Global Media Leaders Expand Response To United Nations’ Call To Fight HIV/AIDS
International media executives on Tuesday pledged to use their "creative and broadcasting might" to combat the HIV/AIDS pandemic at the second annual meeting of the Global Media AIDS Initiative in Cannes, France, AFP/Yahoo! News reports (AFP/Yahoo! News, 4/12). GMAI was established by U.N. Secretary-General Kofi Annan in January 2004 at a media leaders meeting and conceived of and organized by UNAIDS and the Kaiser Family Foundation (Joint release, 4/12). Meeting attendees included executives from television outlets across Africa, Asia, the Pacific, Europe and North America, and the meeting marked a "major step forward in energizing" the fight against the HIV/AIDS pandemic, according to AFP/Yahoo! News (AFP/Yahoo! News, 3/12). "As you know, this terrible epidemic shows no signs of abating," Annan said in a video message to the meeting, adding that "the web of silence that surrounds it can be just as potent a killer." He continued, "That is where all of you come in. As media leaders, you have the chance to do something few of us can -- you can save lives by attacking ignorance in every corner of the planet" (U.N. release, 4/12).
Tuesday's meeting also focused on the next stage of GMAI's development, including the initiative's plans to increase membership and industry leadership and "significantly" expand the scope of its activities, the U.N. News Service reports (U.N. News Service, 4/12). "Last year we were feeling our way, but now I have the sense that we are on the road to share experiences and awareness of what is happening," U.N. Undersecretary-General for Communications and Public Information Shashi Tharoor, who chaired the meeting, said (AFP/Yahoo! News, 4/12). Annan also appointed MTV President Bill Roedy as chair of the GMAI Leadership Committee, which will include media executives from each region of the world who will be named in the "coming weeks," according to the U.N. News Service. The committee will collaborate on GMAI's aims and priorities while local media executives continue to develop their own programs. Roedy in 18 months will report to Annan on GMAI's progress (U.N. News Service, 4/12). Meeting attendees also announced that they aim to design a "new look" for World AIDS Day on Dec. 1 to "give it more punch, particularly to younger audiences," according to AFP/Yahoo! News. "We need new and more creative messages that can be adapted to the current situation in AIDS," European Broadcasting Union Secretary-General Jean Reveillon said. The new messages will be provided to broadcasters worldwide at no cost (AFP/Yahoo! News, 4/12).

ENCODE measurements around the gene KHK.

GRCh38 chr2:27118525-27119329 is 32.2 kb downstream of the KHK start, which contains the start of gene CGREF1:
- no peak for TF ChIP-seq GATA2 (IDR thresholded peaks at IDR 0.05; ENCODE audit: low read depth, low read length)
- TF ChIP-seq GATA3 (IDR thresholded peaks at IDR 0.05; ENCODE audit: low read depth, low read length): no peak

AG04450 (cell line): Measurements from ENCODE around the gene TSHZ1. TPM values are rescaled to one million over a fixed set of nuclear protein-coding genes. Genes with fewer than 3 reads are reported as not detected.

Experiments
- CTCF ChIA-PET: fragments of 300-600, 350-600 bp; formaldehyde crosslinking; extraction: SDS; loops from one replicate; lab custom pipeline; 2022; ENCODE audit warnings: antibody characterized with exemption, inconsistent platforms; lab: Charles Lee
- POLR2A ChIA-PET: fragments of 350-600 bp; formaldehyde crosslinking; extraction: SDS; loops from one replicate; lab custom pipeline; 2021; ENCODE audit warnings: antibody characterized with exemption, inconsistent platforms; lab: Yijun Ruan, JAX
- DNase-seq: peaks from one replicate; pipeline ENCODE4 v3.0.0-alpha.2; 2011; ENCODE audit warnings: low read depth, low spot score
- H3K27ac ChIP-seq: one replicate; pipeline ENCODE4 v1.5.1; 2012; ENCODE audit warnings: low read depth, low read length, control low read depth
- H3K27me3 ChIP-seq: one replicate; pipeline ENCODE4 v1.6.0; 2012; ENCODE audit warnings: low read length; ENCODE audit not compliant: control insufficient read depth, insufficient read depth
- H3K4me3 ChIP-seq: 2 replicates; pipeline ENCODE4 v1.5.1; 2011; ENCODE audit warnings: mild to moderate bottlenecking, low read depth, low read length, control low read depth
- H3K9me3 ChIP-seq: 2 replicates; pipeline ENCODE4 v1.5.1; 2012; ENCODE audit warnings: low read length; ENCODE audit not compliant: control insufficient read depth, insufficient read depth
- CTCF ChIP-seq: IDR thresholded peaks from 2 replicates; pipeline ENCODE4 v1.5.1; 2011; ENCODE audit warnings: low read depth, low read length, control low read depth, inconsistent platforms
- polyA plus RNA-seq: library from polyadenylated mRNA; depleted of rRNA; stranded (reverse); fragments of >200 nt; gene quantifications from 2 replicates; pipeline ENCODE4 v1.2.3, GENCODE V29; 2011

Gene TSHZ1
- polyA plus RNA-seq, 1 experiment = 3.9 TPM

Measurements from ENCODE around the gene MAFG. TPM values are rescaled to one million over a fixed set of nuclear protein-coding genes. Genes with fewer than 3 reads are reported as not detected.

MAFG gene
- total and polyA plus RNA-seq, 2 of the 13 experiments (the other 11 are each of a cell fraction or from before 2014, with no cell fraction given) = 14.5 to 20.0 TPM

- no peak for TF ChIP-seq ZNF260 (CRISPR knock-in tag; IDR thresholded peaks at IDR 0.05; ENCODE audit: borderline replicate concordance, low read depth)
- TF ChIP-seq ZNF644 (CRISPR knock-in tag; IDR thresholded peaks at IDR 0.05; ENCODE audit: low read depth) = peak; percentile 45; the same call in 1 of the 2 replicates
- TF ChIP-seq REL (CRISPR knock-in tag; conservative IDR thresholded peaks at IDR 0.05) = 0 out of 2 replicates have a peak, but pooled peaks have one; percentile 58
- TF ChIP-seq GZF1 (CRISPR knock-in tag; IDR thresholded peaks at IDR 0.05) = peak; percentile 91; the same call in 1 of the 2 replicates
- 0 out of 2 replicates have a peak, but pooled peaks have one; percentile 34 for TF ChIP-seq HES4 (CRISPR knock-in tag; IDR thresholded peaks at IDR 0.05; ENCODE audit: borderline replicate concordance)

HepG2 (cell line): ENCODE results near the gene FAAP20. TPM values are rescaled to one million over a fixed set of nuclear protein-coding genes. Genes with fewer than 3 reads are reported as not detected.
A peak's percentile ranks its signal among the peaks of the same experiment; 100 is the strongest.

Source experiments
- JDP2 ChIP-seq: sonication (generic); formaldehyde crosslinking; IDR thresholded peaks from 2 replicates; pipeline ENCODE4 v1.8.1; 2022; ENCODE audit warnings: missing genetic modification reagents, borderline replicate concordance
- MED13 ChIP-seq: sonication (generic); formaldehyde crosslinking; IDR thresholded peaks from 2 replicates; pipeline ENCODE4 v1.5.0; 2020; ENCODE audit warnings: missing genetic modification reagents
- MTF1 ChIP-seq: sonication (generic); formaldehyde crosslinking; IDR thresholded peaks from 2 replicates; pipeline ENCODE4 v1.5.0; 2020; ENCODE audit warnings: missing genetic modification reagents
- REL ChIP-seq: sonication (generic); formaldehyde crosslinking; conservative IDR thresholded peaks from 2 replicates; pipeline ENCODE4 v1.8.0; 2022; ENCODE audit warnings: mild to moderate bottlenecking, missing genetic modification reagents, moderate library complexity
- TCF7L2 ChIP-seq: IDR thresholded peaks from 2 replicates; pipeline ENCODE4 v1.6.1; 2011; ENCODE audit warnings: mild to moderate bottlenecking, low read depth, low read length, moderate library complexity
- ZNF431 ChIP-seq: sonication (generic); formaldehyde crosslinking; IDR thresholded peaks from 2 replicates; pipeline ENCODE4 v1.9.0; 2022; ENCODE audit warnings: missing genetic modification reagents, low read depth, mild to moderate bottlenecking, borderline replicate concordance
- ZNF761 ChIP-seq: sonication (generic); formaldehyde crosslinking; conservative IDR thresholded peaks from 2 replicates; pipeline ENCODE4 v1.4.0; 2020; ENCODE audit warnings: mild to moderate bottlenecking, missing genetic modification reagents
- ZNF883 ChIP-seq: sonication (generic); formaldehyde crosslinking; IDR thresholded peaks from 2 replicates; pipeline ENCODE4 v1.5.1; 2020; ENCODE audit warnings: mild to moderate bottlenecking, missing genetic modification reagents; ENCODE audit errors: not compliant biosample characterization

Former U.S. President Clinton, who spoke to the meeting by satellite from U.N. headquarters in New York, "urg[ed]" the media leaders to do more to combat HIV/AIDS stigma, increase their support of education and prevention initiatives and generate financial commitments from donor countries, according to the U.N. News Service. "One of our main goals has been to build wider recognition of the importance of media in the fight against HIV/AIDS, which the GMAI has helped to accomplish," Kaiser Family Foundation President and CEO Drew Altman said, adding, "The challenge now is to sustain progress towards mobilizing media on a global scale" (U.N. News Service, 4/12). Roedy said, "The media have the tremendous ability to help fight the epidemic -- not only in increasing awareness and prevention, but also in removing the stigma associated with HIV/AIDS," adding, "So much more should be done and can be done" (AFP/Yahoo! News, 4/12).